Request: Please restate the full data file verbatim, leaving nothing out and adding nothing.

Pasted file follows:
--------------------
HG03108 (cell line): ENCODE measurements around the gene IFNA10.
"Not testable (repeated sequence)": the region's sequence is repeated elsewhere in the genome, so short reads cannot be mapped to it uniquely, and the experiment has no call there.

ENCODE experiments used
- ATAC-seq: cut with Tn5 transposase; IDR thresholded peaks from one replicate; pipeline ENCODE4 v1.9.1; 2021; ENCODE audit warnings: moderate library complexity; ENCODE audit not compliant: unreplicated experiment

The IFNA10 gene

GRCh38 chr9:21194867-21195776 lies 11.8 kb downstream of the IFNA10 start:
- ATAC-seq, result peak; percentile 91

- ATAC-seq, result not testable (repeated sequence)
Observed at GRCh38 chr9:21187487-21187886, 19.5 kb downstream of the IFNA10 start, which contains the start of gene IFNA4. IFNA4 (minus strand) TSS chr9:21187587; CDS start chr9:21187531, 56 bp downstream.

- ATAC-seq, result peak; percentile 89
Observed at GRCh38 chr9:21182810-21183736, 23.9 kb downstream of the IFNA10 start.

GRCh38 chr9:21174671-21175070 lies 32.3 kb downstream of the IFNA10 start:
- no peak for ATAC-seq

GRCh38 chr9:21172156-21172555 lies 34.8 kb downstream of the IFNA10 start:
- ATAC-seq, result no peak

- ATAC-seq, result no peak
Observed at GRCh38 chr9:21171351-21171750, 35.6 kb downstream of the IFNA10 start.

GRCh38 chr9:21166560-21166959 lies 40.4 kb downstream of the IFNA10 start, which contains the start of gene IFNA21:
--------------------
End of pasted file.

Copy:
HG03108 (cell line): ENCODE measurements around the gene IFNA10.
"Not testable (repeated sequence)": the region's sequence is repeated elsewhere in the genome, so short reads cannot be mapped to it uniquely, and the experiment has no call there.

ENCODE experiments used
- ATAC-seq: cut with Tn5 transposase; IDR thresholded peaks from one replicate; pipeline ENCODE4 v1.9.1; 2021; ENCODE audit warnings: moderate library complexity; ENCODE audit not compliant: unreplicated experiment

The IFNA10 gene

GRCh38 chr9:21194867-21195776 lies 11.8 kb downstream of the IFNA10 start:
- ATAC-seq, result peak; percentile 91

- ATAC-seq, result not testable (repeated sequence)
Observed at GRCh38 chr9:21187487-21187886, 19.5 kb downstream of the IFNA10 start, which contains the start of gene IFNA4. IFNA4 (minus strand) TSS chr9:21187587; CDS start chr9:21187531, 56 bp downstream.

- ATAC-seq, result peak; percentile 89
Observed at GRCh38 chr9:21182810-21183736, 23.9 kb downstream of the IFNA10 start.

GRCh38 chr9:21174671-21175070 lies 32.3 kb downstream of the IFNA10 start:
- no peak for ATAC-seq

GRCh38 chr9:21172156-21172555 lies 34.8 kb downstream of the IFNA10 start:
- ATAC-seq, result no peak

- ATAC-seq, result no peak
Observed at GRCh38 chr9:21171351-21171750, 35.6 kb downstream of the IFNA10 start.

GRCh38 chr9:21166560-21166959 lies 40.4 kb downstream of the IFNA10 start, which contains the start of gene IFNA21: